MetroWest Medical Receives 'B' Mark In Patient Safety: LeapfrogMay 19, 2023
FRAMINGHAM, MA — MetroWest Medical Center is among the better hospital in the state according to the latest patient safety ratings from Leapfrog.
Hospitals were graded on how well they performed in protecting patient safety, even as the average risk of contracting deadly infections remained elevated nationwide after spiking to a five-year high during the pandemic, according to the spring 2023 hospital safety grades released Wednesday by The Leapfrog Group, an independent nonprofit health care watchdog.
Patient experience measures — like communication from doctors — also declined, according to the report. Leapfrog said the findings should be a wake-up call to hospitals nationwide.
The Leapfrog Group uses an academic grading scale with five letter grades to score nearly 3,000 hospitals nationwide on more than 30 measures of patient safety. Leapfrog says its hospital rating system is the only one in the country focusing solely on a hospital’s ability to protect patients from preventable errors.
In Massachusetts, 21 hospitals received an A, 18 received a B, 17 received a C and one received a D grade. No hospitals in the state received an F.
MetroWest was among the 18 that received a B.
This grade is consistent with the hospital's grade in the fall, and an improvement from 2021 and 2020, when the hospital received a C grade.
High rates of three health care-associated infections, or HAIs, “should stop hospitals in their tracks,” Leah Binder, president and CEO of The Leapfrog Group, said in a news release, noting that “infections like these can be life for death for some patients.”
“We recognize the tremendous strain the pandemic put on hospitals and their workforce, but alarming findings like these indicate hospitals must recommit to patient safety and build more resilience,” Binder said.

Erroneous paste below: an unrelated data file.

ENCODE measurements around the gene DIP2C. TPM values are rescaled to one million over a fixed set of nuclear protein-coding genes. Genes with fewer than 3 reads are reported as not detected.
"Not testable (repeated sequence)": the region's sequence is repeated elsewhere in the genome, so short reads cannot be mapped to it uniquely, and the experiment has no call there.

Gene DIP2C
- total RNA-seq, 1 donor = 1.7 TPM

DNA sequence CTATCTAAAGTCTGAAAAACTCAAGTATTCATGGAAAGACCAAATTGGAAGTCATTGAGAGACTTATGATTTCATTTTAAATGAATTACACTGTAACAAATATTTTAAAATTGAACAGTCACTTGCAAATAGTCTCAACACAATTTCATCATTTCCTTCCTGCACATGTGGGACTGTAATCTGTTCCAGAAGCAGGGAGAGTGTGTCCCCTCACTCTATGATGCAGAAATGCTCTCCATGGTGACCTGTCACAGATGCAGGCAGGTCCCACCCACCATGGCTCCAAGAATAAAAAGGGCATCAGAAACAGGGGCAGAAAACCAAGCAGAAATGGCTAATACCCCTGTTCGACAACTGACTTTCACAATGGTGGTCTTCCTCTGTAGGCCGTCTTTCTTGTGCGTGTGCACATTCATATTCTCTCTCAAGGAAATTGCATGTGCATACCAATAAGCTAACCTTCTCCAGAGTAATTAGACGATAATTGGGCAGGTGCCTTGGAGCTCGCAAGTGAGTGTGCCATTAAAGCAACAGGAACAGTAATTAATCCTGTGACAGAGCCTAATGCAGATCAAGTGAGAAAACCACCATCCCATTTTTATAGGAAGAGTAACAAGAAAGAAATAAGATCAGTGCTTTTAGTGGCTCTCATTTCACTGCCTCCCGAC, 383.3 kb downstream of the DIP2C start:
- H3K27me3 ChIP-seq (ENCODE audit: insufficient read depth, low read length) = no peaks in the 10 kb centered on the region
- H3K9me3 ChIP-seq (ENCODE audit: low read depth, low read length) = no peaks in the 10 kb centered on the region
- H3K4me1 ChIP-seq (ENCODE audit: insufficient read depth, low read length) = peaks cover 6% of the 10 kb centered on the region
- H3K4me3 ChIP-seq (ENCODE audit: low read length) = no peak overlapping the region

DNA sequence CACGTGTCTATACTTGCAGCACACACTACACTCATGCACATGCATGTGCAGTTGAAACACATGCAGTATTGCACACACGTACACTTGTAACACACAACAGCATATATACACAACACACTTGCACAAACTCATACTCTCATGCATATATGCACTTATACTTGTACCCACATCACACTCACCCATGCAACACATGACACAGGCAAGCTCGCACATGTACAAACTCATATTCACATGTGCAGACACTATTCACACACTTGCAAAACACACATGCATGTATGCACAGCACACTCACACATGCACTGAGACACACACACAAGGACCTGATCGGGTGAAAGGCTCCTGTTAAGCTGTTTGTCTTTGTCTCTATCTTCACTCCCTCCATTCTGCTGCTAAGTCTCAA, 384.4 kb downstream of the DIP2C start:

The problematic infections are Methicillin-resistant Staphylococcus aureus, or MRSA; central line-associated bloodstream infections, or CLABSI; and catheter-associated urinary tract infections, or CAUTI. When compared to rankings that covered the period immediately before the COVID-19 outbreak, the analysis found an increased infection ratio for all three infections. The spring 2023 rankings cover late 2021 and 2022.
However, another such infection, Clostridioides difficile, or C.Diff, improved and there was no significant change for surgical site infections post-surgery, the report said. The standardized infection ratio used to measure changes in the rates of infections compares the actual number of reported infections to the predicted number at each hospital.
“Not only are HAIs among the leading causes of death in the U.S., they also increase length of hospitalization stays and add to costs,” Binder said. “Our pre-pandemic data showed improved HAI measures, but the spring 2023 Safety Grade data spotlights how hospital responses to the pandemic led to a decline in patient safety and HAI management.”
Patient experience measures included communication with nurses and doctors, staff responsiveness, and communication about medicine and discharge information. Nationally, the average of all five measures declined when compared to pre-pandemic measures, according to the report.